Presentations Scheduled for Thursday Evenings – February 24, March 3 and 17, and April 7 from 6:30 p.m. – 8 p.m. in the Clement Building – Ledbetter Auditorium
(Columbia, Tenn. – February 17, 2011) - - - Columbia State Community College will host Celebrating Our Diverse Heritage I. The series of presentations will be held on select Thursday evenings throughout February, March, and April from 6:30 p.m. until 8 p.m. in Ledbetter Auditorium. The series is free and open to the public.
Margaret Sanger and the Conception of the Birth Control Movement will be held on Thursday, February 24. Margaret Sanger, the “Rebel Woman” coined the term “birth control” during a period of American history when the discussion of birth control was illegal even between physicians and patients. Adrienne Skora, Instructor of History at Columbia State, will introduce letters, diaries, newspaper accounts, legislative laws and writings of Margaret Sanger to provide a clearer picture of the conception of the birth control movement and the obstacles faced by Margaret Sanger and the women of her day.
The Women’s Suffrage Movement and How Tennessee Became the “Perfect 36th” is scheduled for Thursday, March 3. From Seneca Falls, New York to Nashville, Tennessee, Candace Warner, Assistant Professor of Sociology and Dr. Barry Gidcomb, Professor of History trace the circuitous march of the Women’s Suffrage movement stopping along the way to meet important people and revisit significant events leading up to the grand finale at the Tennessee State Capitol.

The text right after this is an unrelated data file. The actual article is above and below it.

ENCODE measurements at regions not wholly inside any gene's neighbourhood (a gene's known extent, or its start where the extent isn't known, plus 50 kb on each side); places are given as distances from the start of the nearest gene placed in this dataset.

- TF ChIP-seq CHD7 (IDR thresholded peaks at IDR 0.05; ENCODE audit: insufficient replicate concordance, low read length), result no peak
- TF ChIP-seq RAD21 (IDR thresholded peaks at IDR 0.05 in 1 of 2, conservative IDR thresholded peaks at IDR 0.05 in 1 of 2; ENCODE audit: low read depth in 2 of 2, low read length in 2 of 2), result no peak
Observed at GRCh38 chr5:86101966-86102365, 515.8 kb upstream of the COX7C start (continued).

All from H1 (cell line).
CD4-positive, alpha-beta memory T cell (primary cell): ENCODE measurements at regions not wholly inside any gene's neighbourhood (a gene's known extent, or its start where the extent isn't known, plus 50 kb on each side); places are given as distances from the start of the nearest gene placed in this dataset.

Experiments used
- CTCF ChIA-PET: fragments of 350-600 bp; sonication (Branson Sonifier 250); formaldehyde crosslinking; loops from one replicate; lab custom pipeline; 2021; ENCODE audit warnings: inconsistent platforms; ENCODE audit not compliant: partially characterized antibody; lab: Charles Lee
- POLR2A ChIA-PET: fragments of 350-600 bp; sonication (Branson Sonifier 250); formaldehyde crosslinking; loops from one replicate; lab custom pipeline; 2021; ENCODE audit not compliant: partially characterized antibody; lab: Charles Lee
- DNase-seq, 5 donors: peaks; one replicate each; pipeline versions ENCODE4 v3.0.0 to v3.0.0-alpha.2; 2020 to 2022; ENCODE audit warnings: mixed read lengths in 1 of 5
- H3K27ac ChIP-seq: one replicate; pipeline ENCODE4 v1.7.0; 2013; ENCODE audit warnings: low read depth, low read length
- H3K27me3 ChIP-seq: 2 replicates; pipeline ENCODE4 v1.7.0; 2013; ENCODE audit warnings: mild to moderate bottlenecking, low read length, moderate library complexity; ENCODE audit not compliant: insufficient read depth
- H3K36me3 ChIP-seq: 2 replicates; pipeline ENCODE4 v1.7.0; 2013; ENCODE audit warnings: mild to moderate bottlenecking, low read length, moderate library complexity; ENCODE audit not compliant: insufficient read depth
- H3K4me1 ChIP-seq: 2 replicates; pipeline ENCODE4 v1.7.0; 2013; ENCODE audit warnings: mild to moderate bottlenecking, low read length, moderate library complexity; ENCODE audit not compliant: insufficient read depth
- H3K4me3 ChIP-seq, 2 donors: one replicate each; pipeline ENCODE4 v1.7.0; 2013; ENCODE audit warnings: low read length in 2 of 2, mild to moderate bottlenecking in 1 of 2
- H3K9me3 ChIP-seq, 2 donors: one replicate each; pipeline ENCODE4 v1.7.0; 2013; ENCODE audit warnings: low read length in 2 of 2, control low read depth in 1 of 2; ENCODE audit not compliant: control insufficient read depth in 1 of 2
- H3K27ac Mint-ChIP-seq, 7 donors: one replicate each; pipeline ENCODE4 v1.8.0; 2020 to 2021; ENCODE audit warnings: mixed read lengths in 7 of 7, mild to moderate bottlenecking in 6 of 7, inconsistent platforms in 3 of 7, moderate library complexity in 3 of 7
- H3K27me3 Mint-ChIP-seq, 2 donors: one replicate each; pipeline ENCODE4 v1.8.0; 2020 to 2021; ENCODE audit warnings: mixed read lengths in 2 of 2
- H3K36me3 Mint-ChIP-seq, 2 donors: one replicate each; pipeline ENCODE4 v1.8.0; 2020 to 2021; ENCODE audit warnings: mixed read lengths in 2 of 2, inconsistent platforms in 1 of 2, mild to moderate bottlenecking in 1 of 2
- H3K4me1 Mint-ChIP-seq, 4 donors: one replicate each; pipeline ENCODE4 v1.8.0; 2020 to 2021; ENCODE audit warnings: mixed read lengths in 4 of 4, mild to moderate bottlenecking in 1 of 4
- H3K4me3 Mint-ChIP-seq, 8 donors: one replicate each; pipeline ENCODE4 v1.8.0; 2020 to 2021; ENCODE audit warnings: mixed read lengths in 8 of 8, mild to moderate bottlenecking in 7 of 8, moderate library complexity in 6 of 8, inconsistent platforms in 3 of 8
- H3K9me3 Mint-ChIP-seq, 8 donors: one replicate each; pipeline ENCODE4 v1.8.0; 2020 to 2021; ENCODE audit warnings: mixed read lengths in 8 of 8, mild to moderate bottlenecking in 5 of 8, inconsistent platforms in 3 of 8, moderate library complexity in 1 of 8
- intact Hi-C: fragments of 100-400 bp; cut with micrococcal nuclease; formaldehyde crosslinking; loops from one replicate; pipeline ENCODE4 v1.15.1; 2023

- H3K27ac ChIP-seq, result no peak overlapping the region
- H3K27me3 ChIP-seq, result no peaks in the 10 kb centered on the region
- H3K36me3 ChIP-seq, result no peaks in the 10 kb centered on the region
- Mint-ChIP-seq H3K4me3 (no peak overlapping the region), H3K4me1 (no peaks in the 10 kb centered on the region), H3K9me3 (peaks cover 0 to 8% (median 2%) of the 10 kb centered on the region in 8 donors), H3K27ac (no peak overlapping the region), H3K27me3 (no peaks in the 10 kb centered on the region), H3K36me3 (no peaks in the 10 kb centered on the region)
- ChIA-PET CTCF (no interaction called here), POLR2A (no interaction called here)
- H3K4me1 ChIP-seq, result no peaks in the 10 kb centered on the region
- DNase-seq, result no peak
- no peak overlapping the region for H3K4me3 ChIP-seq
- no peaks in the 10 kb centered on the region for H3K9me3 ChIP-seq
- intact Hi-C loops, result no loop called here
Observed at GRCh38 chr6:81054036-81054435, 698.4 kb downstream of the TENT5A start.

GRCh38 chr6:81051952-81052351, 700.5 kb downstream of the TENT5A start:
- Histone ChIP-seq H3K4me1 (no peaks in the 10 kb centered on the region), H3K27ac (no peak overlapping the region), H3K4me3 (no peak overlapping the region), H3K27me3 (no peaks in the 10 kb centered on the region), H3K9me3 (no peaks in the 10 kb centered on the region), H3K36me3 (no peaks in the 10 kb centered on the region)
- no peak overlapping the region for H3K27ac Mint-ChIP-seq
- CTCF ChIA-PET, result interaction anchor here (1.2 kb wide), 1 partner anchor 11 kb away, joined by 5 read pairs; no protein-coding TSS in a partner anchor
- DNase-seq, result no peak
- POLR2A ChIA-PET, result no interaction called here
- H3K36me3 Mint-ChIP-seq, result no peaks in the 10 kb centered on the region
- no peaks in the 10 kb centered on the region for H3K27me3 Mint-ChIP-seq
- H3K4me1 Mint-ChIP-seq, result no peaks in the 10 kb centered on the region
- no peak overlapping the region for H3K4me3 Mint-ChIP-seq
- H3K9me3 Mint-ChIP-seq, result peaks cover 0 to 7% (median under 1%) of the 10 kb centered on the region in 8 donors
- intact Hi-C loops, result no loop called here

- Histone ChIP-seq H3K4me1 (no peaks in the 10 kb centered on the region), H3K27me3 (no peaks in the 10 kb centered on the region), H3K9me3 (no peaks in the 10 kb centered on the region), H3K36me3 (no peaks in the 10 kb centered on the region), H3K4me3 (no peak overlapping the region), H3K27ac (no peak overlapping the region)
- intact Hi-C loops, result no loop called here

The Hispanic Contribution to our American Diversity will be presented on Thursday, March 17. Dr. Bill Andrews, Professor of History, will trace the historic role of Spanish-speaking people, the fastest growing segment in our national demographic, in fashioning the political, cultural and social fabric of the United States today.
“Ideas of the Pre-eminent Psychologizer” – The Father of American Psychology: William James will take place on Thursday, April 7. In 1878 William James, who later became regarded as the Father of American Psychology, agreed to write a psychology textbook for the American publisher Henry Holt. It took James roughly twelve years to produce the manuscript and when he did, he described it to Holt as “a loathsome, distended, tumefied, bloated, dropsical mass, testifying to nothing but two facts: first, that there is no such thing as a science of psychology; and second, that W. J. is an incapable.” Nevertheless, Principles of Psychology was published in 1890 and was a monumental textbook synthesizing James’ views of psychology, physiology and philosophy. The textbook has proved to be James' masterwork, containing his essential ideas on cognition, consciousness, the Self, emotion and will, ideas that would form the basis of a distinct American psychology. De’Marcus Jackson, Instructor of Psychology, will review and discuss the ideas of Williams James, describing his influence on contemporary psychology as well as his contribution toward the shaping of psychology in America.
Celebrating Our Diverse Heritage is an annual series of presentations sponsored by the Columbia State Department of History designed to illuminate our country’s diverse past and enhance our understanding of the present.
The Ledbetter Auditorium is located in the Clement building on Columbia State’s Columbia Campus.
Columbia State is a two-year college, serving a nine-county area in southern Middle Tennessee with locations in Columbia, Franklin, Lawrenceburg, Lewisburg and Clifton. As Tennessee’s first community college, Columbia State is committed to increasing access and enhancing diversity at all five campuses. Columbia State is a member of the Tennessee Board of Regents, the sixth largest higher education system in the nation. For more information, please visit www.columbiastate.edu.